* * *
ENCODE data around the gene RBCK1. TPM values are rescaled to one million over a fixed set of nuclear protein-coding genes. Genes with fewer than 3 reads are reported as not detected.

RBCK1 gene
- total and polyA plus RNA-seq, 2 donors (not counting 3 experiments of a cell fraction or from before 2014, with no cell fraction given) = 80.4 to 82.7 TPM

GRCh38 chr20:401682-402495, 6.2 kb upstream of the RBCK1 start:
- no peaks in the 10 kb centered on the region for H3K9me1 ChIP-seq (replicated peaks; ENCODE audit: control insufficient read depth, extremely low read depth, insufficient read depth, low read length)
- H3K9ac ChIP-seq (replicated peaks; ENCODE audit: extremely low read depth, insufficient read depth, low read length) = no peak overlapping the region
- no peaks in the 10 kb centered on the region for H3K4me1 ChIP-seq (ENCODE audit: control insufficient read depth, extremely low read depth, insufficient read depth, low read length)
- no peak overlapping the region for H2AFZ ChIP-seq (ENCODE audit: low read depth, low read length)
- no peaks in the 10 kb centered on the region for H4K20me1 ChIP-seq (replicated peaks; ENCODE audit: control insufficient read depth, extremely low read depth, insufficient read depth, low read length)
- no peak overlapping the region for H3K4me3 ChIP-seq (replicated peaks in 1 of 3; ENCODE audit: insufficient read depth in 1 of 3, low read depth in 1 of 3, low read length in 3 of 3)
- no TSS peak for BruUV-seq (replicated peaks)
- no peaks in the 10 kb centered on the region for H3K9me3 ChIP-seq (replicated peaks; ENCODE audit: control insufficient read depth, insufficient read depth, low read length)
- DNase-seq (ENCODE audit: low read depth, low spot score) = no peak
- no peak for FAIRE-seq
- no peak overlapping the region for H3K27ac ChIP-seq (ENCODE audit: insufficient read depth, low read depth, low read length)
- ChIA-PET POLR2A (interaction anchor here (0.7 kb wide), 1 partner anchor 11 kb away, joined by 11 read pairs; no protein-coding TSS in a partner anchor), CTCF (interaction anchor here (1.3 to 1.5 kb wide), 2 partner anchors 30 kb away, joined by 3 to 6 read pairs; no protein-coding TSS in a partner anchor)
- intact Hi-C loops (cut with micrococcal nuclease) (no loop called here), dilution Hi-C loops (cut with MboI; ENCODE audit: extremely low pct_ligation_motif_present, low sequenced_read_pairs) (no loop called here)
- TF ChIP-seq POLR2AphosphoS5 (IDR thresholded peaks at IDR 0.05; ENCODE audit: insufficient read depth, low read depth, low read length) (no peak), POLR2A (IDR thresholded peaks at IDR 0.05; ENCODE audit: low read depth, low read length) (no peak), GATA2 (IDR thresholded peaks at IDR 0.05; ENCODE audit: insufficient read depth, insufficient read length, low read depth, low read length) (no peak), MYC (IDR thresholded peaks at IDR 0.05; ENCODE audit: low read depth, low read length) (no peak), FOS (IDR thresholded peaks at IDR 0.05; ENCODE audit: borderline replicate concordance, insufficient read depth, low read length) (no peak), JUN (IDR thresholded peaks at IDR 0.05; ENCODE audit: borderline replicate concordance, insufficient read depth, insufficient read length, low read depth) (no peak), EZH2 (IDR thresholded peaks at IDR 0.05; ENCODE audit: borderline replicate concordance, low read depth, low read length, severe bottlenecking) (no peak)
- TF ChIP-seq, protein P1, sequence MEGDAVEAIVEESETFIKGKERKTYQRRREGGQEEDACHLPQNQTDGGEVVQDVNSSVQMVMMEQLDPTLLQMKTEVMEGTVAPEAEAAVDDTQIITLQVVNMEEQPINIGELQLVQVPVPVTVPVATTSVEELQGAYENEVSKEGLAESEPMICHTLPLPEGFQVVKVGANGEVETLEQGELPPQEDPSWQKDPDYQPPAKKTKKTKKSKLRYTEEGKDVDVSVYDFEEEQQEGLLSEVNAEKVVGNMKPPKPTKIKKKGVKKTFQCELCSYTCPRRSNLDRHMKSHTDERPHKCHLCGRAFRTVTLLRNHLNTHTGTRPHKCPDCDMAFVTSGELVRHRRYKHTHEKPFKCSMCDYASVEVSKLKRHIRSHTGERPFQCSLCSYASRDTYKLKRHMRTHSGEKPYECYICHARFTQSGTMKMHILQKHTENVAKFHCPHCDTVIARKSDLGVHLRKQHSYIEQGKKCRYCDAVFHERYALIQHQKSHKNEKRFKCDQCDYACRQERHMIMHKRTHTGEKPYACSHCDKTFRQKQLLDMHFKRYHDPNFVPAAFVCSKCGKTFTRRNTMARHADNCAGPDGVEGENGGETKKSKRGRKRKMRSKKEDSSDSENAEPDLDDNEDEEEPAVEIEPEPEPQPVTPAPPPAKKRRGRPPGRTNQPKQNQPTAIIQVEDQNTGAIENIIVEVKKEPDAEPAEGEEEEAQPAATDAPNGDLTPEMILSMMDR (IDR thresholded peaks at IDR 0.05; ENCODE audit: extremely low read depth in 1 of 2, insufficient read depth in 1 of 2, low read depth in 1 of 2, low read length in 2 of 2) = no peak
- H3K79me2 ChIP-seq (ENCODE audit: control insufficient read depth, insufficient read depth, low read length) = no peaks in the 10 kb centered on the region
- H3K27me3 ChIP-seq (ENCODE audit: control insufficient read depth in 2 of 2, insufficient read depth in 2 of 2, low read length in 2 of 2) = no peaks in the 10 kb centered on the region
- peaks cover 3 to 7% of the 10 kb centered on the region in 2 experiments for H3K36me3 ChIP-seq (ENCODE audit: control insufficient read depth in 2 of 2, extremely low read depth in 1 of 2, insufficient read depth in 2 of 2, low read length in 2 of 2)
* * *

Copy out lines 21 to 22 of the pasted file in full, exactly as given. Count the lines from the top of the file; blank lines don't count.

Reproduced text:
- H3K27me3 ChIP-seq (ENCODE audit: control insufficient read depth in 2 of 2, insufficient read depth in 2 of 2, low read length in 2 of 2) = no peaks in the 10 kb centered on the region
- peaks cover 3 to 7% of the 10 kb centered on the region in 2 experiments for H3K36me3 ChIP-seq (ENCODE audit: control insufficient read depth in 2 of 2, extremely low read depth in 1 of 2, insufficient read depth in 2 of 2, low read length in 2 of 2)